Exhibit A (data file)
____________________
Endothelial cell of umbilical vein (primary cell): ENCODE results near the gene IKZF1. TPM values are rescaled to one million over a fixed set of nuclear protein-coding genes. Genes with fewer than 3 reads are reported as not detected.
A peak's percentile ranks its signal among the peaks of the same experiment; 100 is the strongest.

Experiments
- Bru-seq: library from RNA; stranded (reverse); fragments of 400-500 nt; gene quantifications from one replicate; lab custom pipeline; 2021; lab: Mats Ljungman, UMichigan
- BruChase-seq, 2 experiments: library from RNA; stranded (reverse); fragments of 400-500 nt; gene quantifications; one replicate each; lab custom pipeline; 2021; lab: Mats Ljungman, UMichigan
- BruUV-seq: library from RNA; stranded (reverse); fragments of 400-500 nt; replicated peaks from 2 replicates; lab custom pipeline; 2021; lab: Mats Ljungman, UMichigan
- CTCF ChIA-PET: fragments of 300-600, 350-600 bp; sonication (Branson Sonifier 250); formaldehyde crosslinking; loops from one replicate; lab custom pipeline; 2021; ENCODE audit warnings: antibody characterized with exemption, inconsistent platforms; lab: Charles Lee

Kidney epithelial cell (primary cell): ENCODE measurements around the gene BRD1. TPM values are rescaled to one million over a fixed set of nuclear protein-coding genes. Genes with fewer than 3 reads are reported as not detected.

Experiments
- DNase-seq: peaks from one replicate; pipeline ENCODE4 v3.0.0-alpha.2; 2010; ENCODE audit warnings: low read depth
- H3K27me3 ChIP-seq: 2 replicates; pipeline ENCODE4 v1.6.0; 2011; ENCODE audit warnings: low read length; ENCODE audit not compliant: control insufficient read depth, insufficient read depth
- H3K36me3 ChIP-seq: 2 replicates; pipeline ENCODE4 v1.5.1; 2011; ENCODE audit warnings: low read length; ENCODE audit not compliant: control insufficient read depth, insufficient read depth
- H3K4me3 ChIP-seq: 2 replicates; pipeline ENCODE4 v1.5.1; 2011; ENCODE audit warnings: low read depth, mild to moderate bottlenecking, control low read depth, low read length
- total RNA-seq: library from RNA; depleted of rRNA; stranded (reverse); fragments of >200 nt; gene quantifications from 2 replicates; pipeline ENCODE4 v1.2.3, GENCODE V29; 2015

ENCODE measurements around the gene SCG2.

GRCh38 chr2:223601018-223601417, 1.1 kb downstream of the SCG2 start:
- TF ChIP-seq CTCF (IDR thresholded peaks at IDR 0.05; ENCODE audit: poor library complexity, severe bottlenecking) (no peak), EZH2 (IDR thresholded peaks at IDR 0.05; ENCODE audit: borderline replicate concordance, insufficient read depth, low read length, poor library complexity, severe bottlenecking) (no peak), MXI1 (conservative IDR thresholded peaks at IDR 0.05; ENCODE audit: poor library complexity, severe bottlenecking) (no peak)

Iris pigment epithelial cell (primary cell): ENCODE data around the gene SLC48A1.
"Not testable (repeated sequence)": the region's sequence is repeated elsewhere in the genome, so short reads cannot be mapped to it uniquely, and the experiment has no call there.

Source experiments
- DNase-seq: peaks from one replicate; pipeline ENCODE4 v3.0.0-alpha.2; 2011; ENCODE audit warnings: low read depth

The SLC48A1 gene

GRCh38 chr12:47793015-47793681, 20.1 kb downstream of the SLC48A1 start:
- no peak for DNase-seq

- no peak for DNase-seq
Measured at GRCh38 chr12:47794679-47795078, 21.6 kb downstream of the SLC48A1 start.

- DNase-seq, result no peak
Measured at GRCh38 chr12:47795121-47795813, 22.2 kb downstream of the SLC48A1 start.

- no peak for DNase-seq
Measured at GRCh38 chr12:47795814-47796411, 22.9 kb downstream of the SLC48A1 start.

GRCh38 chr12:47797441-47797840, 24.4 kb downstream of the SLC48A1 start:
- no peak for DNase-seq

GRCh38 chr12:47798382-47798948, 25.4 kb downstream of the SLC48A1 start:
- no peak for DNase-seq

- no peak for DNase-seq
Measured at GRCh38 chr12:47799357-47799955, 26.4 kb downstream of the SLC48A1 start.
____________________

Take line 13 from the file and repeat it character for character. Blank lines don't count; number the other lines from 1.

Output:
- H3K4me3 ChIP-seq: 2 replicates; pipeline ENCODE4 v1.5.1; 2011; ENCODE audit warnings: low read depth, mild to moderate bottlenecking, control low read depth, low read length